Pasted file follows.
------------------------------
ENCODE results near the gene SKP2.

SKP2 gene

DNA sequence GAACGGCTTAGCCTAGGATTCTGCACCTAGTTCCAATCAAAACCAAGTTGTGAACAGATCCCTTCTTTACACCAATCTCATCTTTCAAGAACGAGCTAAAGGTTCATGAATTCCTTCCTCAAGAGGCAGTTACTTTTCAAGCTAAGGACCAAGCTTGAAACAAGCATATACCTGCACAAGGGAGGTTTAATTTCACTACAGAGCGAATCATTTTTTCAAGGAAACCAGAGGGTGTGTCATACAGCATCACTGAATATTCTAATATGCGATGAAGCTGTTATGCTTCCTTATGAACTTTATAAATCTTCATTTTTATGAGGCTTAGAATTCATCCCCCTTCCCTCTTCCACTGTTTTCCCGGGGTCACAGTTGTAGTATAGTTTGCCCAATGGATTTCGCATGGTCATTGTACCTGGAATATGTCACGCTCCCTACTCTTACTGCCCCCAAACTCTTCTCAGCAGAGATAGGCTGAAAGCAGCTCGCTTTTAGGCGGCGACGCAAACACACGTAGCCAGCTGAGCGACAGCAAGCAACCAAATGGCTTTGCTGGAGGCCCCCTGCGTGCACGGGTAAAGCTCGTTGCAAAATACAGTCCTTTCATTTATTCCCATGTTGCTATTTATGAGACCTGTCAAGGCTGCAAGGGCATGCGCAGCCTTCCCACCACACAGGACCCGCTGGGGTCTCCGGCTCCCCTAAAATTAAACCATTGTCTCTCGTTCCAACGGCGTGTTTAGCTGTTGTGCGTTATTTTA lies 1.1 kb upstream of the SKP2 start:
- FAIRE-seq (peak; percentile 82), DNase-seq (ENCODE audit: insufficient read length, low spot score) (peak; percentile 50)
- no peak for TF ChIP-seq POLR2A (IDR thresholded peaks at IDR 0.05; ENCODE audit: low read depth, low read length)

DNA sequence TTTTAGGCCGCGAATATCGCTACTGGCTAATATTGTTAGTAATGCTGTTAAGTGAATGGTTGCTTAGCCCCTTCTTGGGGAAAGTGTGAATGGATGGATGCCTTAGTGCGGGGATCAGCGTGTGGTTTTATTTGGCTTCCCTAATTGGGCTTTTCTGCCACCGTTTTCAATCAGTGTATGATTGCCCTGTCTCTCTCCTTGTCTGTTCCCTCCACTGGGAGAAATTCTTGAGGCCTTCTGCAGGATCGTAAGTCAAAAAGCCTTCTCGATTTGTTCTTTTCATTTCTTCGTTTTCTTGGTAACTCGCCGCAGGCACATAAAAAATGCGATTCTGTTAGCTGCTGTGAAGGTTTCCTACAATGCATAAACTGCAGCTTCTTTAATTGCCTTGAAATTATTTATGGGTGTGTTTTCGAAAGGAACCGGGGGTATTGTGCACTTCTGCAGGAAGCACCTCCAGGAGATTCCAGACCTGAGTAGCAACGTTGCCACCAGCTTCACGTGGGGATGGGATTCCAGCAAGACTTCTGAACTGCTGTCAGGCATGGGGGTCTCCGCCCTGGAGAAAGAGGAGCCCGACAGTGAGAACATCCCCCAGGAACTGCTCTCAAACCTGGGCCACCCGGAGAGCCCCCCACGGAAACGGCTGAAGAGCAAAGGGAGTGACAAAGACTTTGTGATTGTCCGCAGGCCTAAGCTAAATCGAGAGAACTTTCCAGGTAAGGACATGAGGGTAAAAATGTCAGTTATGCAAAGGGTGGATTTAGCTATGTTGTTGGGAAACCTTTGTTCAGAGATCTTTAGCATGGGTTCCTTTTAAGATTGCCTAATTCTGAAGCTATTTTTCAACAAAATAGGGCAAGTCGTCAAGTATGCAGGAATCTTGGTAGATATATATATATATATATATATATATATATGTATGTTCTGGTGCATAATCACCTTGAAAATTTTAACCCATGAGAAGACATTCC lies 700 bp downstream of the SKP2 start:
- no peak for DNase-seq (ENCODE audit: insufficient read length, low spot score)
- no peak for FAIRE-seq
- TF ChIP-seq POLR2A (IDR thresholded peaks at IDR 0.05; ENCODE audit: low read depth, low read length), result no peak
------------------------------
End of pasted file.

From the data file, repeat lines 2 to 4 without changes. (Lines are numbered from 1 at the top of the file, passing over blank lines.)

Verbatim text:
SKP2 gene

DNA sequence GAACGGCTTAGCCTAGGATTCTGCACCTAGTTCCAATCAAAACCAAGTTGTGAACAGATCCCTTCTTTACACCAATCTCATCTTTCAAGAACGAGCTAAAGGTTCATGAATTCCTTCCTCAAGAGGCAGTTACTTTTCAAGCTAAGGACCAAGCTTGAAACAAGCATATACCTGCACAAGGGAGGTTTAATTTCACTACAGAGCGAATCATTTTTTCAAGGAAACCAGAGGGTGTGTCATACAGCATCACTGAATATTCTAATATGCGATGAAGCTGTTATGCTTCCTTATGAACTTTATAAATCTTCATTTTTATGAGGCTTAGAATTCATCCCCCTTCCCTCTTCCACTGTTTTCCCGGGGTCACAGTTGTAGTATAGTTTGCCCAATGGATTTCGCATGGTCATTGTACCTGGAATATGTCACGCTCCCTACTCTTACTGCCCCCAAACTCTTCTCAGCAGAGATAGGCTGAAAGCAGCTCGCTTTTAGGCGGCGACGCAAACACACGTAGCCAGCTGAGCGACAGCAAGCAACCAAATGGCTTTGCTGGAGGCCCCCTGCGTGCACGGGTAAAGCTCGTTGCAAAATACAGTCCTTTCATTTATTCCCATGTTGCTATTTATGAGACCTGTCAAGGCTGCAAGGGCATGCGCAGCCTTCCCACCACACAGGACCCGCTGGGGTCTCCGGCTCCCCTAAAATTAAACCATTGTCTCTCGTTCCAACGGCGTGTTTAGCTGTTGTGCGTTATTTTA lies 1.1 kb upstream of the SKP2 start:
- FAIRE-seq (peak; percentile 82), DNase-seq (ENCODE audit: insufficient read length, low spot score) (peak; percentile 50)